By Karl Radl
Gun control advocates are extremely keen to seize any national tragedy, such as a school shooting or a terrorist attack, to push the idea that… well… if we just banned guns, it would all stop happening.
This is magical thinking. A gun is but a tool: Guns don’t cause violent attacks in and of themselves any more than having access to kitchen knives causes knife attacks or having access to vehicles causes vehicle-based terror attacks.
Proponents of a gun ban argue that the availability of guns ostensibly makes it easier for attacks utilizing guns to occur. However, the fly in the ointment here is that there is no clear link between the availability of guns and mass shootings.
Think about it this way: There were enormous amount of guns and explosives available throughout the nineteenth century in North America and Europe (far more than at the present time), and yet there were no mass school shootings. Indeed, mass shootings of any kind outside of actual warfare were practically non-existent. Switzerland has to this day one of the highest levels of gun ownership in the world, but yet has no concomitant problem with mass shootings of any kind, let alone school shootings.
Gun control advocates simply sidestep this issue by pointing to the “availability” of guns as being the problem and then adduce countries that have more or less completely banned gun ownership in practice, such as the United Kingdom, as evidence for why banning guns works.
The problem with this logic is that while it is true that making guns less available may cause a decrease in the number of mass shootings due to a decreasing ability to acquire firearms, it disregards the fact that someone who wants to get a gun will still be able to obtain one and perpetrate a high-casualty shooting. In fact, a mass shooting may be easier to commit because there is less likelihood that someone in the vicinity will be armed and able to stop the shooter. This argument also disregards adaptation: If you take away people’s guns it merely forces people to re-think their choice of weapon, not their decision to perpetrate violence.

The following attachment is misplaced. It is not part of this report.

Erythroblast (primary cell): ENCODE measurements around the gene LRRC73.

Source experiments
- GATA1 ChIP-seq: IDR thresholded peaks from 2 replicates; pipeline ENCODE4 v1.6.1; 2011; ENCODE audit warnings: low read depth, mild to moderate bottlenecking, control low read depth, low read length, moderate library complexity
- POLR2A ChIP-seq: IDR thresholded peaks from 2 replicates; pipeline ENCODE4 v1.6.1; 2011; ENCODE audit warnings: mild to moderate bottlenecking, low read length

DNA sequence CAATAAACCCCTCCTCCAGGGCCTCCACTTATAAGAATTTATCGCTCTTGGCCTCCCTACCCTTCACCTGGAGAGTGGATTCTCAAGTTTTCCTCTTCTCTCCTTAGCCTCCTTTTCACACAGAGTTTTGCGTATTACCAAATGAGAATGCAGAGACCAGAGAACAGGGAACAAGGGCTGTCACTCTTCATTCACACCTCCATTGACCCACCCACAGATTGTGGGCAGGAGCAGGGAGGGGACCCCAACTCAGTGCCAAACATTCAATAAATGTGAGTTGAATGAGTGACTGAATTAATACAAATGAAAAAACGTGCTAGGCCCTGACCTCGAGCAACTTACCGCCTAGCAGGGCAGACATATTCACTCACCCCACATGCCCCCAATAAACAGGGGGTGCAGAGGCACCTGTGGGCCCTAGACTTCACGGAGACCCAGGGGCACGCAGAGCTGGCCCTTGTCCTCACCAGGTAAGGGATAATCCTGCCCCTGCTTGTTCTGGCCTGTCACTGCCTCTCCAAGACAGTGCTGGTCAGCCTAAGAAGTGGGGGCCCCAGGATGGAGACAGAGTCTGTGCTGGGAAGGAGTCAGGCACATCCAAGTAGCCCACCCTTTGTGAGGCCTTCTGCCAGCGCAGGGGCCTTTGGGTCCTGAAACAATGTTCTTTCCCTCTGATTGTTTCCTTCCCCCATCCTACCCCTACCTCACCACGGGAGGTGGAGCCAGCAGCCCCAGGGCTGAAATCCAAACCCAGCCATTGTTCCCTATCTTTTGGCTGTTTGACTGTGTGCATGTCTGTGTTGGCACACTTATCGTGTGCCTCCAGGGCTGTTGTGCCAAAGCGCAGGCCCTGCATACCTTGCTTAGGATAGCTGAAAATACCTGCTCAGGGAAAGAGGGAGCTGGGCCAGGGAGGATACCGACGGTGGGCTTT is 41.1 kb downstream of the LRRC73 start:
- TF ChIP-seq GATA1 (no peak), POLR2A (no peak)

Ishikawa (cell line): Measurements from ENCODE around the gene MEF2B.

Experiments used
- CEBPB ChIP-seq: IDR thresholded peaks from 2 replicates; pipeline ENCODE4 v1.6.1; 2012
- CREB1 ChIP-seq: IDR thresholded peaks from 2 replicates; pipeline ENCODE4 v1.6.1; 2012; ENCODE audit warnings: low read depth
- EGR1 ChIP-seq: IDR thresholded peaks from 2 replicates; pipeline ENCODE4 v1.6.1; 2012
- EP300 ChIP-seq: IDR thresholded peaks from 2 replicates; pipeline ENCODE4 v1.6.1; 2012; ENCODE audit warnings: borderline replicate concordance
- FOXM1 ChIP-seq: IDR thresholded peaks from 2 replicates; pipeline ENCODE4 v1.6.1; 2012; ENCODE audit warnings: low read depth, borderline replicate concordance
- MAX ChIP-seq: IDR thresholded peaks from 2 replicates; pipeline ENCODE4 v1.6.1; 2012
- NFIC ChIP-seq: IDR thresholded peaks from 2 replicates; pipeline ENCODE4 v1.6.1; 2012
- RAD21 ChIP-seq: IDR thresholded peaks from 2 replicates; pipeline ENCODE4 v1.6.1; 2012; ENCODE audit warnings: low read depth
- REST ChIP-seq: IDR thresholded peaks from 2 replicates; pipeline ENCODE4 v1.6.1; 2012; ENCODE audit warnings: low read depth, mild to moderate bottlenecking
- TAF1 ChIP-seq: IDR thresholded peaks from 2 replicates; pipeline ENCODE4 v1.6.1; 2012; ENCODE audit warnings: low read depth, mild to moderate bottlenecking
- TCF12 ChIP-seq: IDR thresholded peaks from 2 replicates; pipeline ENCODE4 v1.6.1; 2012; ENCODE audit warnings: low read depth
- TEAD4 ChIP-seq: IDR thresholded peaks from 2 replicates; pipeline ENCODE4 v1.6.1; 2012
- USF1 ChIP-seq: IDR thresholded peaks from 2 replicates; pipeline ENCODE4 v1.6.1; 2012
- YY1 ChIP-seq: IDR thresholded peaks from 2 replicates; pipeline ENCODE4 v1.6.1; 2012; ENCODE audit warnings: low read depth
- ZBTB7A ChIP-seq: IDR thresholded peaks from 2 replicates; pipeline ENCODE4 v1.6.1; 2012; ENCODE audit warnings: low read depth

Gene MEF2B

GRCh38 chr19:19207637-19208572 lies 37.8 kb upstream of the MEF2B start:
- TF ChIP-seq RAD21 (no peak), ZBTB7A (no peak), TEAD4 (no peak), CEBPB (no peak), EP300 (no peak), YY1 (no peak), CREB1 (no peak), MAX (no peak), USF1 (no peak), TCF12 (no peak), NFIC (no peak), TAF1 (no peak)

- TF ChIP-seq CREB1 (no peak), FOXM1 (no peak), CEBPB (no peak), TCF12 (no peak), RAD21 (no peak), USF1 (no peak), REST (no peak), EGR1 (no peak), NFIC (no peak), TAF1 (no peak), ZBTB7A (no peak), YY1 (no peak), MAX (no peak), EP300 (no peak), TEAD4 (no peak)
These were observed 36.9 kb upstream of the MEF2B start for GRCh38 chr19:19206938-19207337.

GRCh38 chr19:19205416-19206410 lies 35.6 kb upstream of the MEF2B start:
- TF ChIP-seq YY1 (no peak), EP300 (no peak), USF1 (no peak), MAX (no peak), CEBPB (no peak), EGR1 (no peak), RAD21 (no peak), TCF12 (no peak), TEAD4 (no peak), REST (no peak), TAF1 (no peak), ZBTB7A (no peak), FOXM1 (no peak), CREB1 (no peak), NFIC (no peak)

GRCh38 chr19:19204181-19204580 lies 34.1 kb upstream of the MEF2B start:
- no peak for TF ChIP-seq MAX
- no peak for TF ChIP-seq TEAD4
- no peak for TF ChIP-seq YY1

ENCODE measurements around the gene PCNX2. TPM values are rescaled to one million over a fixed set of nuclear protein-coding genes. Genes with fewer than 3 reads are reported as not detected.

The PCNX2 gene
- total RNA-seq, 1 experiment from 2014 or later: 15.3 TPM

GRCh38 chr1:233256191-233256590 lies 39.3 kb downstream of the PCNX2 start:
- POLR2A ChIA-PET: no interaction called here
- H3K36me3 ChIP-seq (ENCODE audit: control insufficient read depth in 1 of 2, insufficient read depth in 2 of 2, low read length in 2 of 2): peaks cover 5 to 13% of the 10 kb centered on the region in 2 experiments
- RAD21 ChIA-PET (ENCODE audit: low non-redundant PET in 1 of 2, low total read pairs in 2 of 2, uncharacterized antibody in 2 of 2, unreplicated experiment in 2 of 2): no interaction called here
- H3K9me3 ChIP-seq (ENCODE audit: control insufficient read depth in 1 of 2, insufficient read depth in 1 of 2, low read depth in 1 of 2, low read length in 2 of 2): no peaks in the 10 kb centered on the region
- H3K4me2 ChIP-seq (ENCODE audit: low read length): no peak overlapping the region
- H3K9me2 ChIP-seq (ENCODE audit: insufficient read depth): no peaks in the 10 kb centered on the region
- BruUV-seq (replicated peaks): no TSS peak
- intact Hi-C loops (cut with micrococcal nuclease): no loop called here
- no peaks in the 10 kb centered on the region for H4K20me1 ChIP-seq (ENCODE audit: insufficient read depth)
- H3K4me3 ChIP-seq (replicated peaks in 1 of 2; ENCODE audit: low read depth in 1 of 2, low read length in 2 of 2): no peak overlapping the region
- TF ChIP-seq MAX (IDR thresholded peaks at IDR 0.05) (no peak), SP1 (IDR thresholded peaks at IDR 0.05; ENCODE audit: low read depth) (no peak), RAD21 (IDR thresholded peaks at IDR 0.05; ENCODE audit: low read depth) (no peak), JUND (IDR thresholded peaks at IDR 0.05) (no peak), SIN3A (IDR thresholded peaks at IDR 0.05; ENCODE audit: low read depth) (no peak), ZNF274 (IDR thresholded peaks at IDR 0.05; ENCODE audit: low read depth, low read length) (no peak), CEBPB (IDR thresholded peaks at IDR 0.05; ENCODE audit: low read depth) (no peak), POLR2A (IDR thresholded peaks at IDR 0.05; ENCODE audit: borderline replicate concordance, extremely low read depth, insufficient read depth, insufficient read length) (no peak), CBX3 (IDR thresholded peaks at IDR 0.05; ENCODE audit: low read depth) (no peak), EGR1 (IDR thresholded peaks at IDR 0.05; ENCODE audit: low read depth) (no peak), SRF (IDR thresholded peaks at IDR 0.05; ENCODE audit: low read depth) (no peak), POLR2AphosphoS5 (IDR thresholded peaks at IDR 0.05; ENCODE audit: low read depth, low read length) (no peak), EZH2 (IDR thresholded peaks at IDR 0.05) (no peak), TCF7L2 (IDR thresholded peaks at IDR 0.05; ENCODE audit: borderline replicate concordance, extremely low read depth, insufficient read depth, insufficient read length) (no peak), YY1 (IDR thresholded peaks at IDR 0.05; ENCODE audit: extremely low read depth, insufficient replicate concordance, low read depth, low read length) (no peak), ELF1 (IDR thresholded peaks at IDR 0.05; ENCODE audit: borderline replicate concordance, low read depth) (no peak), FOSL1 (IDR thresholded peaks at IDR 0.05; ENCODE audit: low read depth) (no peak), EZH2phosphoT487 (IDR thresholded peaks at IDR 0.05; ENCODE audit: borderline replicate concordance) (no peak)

The United Kingdom illustrates both of these points well. Assault/automatic weapons were banned in 1988 following the Hungerford massacre, and all pistols, as well as most semi-automatic weapons, were banned in 1997 following the Dunblane massacre. However, knife and gun crime continued to rise steeply in 2017, (1) despite the number of armed police officers being at an all-time high in London. (2)
Knives, however, haven’t been banned. Indeed, criminals in the UK have found an even more easily accessible mass casualty weapon: bowls of acid. (3) These facts invalidate the idea that gun control prevents mass casualty attacks or even school shootings: People adapt, whether they do so by using a different weapon or simply getting their gun on the black market rather than Walmart.
What gun control does is take away the power of individuals who are not members of the military or the police to help the situation by defending those targeted by the attacker(s). It causes individuals to become potential targets for the attacker(s) as well as possible hindrances to those who are able to mount an armed response.
Creating a situation in which people are no longer able to respond directly to a mass shooting unless they are armed by the government is a rather ludicrous strategy. It will likely take a significant amount of time for even the best emergency team to organize a response and get to the location, and even longer to do anything about it.
These are all reasons why people who argue that guns should be able to be bought and sold freely get so vocal about any kind of gun control: once you ban one type of gun, the same argument can be used for any other type of gun. Indeed, you can use the same arguments for banning acid, kitchen knives, cars, and even building materials.
Banning guns simply does not make any sense.